Since this summary is quite long, I have decided to submit it in 5 parts.
The other parts are:
Part 2 = Getting around,
Part 3 = Shopping & eating,
Part 4 = Island sightseeing & excursions,
Part 5 = Mainland & offshore excursions.
As you read these summaries, please keep in mind that I’m an early
retiree (1), was traveling alone (2), was in Penang for 2 months so did not stay at a
hotel (3), rented a condo at the
Eden Fairway condo complex at Batu Ferringhi , that I was there on a limited
and got around by using local buses and walking (5), and
didn’t use any taxis at all (6).
Being an independent traveler, a good set of detailed maps is a must for me to help me
get around. The best Penang map package I found was the “Penang Bus Map & Motoring
Guide” by Compass, red of color and cost RM 8, available at Popular Book stores, but alas, sadly
outdated (1996). One glaring error on the map, especially for those stationed in Batu Ferringhi
and using the local buses headed into the city, is that the eastbound bus routes toward
Komtar do not come in on Burmah road as shown on the map. Burmah Road is a one-way
west-bound street, so the buses come in on Jalan MacAlister at Jalan
Perak. If I wanted to shop
on Burmah Road on my way into the city, I had to get off the bus on MacAlister
walk to Burmah Road from there. Going back to Batu Ferringhi was fine as the west-bound buses do
use Burmah Road.
Many are squat toilets, often very dirty and smelly, including the one at MacDonald’s in
Komtar, so limit your liquid intake when you’re out and about!
I found that the ATM exchange rates were just as good as the rates at the money
changers, especially for Canadian travelers checks. Many won’t take Canadian travelers
checks. The preferred currency seems to be US dollars, as usual. Warning - if using
money changers, be sure you confirm the exchange rate before you endorse your
travelers checks as I heard of an incident where a money changer changed the rate
after the checks were endorsed. There is only one bank and ATM in Batu Ferringhi, the Southern Bank
in the Mutiara Arcade one block south of the Golden Sands hotel. Note that ATMs often
runs out of cash on local paydays, so get your cash before then! You may want to have
a small supply of US cash to exchange at money changers for emergencies.
Local language: Try memorizing and using these few basic local language phrases, you’ll likely be rewarded
with a big smile by the locals! Useful Malaysian phrases - terimah kasih (thank you, note that
the ‘e’ is often silent in Malaysian so this is pronounced t’rimah..), - jumpa lagi (see you later), - selamat (s’lamat) pagi/malam (good morning/good evening. - si sieh (thank you in Mandarin) - nandri (roll your ‘r’) = thank you in Tamil I'm not sure if I spelled these correctly.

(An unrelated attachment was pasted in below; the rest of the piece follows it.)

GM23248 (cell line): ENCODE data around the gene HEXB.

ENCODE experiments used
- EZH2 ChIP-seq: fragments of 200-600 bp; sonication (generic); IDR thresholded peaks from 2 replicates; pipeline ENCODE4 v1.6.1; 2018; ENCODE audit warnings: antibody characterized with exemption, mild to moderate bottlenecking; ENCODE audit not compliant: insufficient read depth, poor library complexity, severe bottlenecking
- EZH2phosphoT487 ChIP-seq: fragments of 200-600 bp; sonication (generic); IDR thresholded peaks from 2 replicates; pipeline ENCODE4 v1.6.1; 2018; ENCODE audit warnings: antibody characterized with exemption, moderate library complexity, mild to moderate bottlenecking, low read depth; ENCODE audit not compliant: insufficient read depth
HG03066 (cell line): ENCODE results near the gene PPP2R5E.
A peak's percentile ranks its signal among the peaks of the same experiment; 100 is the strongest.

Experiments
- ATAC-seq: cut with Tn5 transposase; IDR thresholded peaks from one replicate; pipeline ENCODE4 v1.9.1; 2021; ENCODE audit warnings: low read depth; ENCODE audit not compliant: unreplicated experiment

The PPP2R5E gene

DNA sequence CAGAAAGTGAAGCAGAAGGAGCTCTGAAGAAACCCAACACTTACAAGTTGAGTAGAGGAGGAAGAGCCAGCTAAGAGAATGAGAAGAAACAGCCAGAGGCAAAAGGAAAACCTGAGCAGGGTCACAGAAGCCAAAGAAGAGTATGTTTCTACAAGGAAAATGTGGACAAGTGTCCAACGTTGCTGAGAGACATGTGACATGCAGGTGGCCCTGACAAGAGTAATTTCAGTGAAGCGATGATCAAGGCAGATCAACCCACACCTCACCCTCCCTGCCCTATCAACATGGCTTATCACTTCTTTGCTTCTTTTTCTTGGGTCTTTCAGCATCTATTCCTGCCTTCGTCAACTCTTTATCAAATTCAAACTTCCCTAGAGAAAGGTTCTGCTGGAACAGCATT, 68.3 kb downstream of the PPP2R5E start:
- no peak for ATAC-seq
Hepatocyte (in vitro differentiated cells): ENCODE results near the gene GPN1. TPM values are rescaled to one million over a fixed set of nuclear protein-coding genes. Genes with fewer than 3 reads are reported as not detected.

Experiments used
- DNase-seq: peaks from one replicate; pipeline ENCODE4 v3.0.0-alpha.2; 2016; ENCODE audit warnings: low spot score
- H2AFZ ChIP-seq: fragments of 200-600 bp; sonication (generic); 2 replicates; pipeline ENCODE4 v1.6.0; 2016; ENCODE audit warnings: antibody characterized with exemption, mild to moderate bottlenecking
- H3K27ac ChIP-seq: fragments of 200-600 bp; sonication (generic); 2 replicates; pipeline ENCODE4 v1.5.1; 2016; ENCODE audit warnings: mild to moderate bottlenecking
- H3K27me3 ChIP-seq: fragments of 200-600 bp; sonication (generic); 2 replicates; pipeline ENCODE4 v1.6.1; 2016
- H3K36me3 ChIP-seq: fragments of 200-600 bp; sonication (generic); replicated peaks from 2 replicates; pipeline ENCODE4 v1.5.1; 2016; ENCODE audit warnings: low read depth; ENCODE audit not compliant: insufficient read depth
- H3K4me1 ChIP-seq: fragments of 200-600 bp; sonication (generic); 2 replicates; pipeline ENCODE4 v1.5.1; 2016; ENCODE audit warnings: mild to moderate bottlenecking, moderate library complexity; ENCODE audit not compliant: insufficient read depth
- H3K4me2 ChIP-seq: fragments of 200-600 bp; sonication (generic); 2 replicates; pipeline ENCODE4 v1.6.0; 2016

Used pocket books -
Ferringhi: There's a guy who has a night market stall in front of the Holiday Inn who has a fair
selection of used English pocket books in that he sells for about half the new price. He
will also do 2 for 1 trades if you ask him, ie 2 of your old books for one of his. Only
problem is there’s some nights he’s not there. Just keep going back until he is.
Massage - Batu
I had a good ‘body’ (only) massage at the reflexology/massage place in
the Mutiara arcade, lower level, cost RM 50 for about 50 minutes..
Internet Cafes -
Ferringhi: The only one at the Golden Sands end of the strip is east of the hotel
and across the road
at the end of the strip of restaurants there. He charges RM 8 per hour. There's a cheaper one
(RM 6 per hour) at the Holiday Inn end of the strip in a small strip mall behind the Moghul Arch
Ferringhi: The best/cheapest place to take your laundry in Batu Ferringhi
is to Kim Kim’s laundry on the strip
past the Holiday Inn & Park Royal, right across the street from the art gallery. It’s set
back from the sidewalk so easy to miss. If you don’t need things ironed, they charge
RM 5/kilo for wash, dry and fold. If you need things ironed, they charge by the piece, ie T
shirts and shorts = RM 1.50 each. They offer next day service and their daily hours were
to 2 pm, and 7pm to midnight, closed in the afternoon. Recommend you avoid the many
laundry ‘depots’ in the various shops in Batu Ferringhi. Their prices are higher
and will usually only take
laundry by the piece, not by the kilo. If they do take laundry by the kilo they generally
don’t have a scale, so not a good idea to leave your clothes there. Some of them are
also ‘home’ laundries, where the clothes are dried outside in the sun. Not a good idea,
stiff and wrinkled.
Beauty salons: Hair cut prices were fairly high in Batu Ferringhi, therefore went to a great/cheaper beauty salon at
213-B Burmah Road in the city called Camee. Ran across it on one of my city walks. The
friendly/experienced owner (Andy) did a great job of cutting my hair for only
RM 18 (without shampoo).
Festivals & Events: Thaipusam Hindu festival - pierced bodies rather gory if you have a weak stomach,
temple site very crowded but very colorful, beautiful saris to be seen
and colorful Indian
goods and foodstuffs for sale. I didn't have the courage to go to the flea market in the city
to actually see the piercing before the procession started! Also didn't go to into the
temple because of the crowds (I’m claustrophobic).
Nightlife: If you like great traditional Country and Western songs or evergreens (oldies)
by a live band and you like dancing the country two-step or line dancing , you’ll love
Rozells, a great little place popular with locals right on the beach in Tanjung
Bungah. They had the country music on Friday and Saturday night for sure, not sure about other